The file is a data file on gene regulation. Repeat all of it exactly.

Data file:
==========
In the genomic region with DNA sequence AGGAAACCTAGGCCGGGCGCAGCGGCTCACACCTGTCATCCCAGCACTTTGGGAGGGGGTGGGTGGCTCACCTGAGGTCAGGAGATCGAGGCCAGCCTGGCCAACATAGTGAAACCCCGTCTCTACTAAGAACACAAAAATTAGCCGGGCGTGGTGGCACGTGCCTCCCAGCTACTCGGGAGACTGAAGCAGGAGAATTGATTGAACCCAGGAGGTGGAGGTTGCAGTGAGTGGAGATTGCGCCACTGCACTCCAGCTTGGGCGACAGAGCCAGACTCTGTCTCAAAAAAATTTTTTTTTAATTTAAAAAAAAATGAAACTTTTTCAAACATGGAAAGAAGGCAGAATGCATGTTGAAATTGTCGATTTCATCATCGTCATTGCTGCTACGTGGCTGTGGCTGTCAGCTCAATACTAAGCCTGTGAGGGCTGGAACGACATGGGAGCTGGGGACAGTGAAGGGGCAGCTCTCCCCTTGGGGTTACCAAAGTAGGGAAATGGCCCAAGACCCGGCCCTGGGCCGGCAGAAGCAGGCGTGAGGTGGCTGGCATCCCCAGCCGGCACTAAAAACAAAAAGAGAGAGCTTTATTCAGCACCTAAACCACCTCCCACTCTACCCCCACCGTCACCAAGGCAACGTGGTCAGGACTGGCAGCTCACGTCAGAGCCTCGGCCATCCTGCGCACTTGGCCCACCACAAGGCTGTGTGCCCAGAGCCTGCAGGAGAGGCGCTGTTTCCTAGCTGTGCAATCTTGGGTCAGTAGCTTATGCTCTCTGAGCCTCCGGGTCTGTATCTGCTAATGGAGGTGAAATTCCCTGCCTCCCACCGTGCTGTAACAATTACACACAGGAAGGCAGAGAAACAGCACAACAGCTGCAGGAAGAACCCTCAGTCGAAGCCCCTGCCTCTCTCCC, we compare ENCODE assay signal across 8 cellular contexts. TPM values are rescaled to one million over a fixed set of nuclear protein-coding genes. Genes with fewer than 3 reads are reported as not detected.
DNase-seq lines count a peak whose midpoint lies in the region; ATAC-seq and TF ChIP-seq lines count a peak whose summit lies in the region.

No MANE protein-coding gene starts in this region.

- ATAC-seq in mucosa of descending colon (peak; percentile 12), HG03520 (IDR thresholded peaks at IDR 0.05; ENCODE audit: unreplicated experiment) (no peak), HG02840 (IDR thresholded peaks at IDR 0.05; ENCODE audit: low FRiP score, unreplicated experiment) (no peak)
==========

In the genomic region with DNA sequence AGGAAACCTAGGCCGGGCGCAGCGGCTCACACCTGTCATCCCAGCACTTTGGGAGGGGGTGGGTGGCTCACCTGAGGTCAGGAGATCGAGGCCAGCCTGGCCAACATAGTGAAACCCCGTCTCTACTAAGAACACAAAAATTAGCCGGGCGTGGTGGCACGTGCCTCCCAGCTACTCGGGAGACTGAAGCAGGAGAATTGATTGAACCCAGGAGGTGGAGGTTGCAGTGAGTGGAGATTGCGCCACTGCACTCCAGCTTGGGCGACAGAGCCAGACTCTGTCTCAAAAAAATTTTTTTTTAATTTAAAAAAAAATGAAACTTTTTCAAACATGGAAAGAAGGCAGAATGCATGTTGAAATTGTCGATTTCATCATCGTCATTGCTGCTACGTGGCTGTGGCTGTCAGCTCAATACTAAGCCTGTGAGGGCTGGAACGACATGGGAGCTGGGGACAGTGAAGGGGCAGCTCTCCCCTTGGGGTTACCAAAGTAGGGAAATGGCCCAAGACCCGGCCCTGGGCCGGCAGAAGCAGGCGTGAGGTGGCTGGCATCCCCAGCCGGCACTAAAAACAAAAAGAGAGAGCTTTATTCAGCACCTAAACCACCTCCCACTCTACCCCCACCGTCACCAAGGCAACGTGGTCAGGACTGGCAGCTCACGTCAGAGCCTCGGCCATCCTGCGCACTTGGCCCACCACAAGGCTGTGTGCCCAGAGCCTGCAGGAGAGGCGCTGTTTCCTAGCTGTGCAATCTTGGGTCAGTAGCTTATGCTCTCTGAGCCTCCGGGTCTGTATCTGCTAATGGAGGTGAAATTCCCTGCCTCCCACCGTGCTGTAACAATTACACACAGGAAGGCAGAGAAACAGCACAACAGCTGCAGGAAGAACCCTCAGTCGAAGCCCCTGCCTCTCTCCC, we compare ENCODE assay signal across 8 cellular contexts. TPM values are rescaled to one million over a fixed set of nuclear protein-coding genes. Genes with fewer than 3 reads are reported as not detected.
DNase-seq lines count a peak whose midpoint lies in the region; ATAC-seq and TF ChIP-seq lines count a peak whose summit lies in the region.

No MANE protein-coding gene starts in this region.

- ATAC-seq in mucosa of descending colon (peak; percentile 12), HG03520 (IDR thresholded peaks at IDR 0.05; ENCODE audit: unreplicated experiment) (no peak), HG02840 (IDR thresholded peaks at IDR 0.05; ENCODE audit: low FRiP score, unreplicated experiment) (no peak)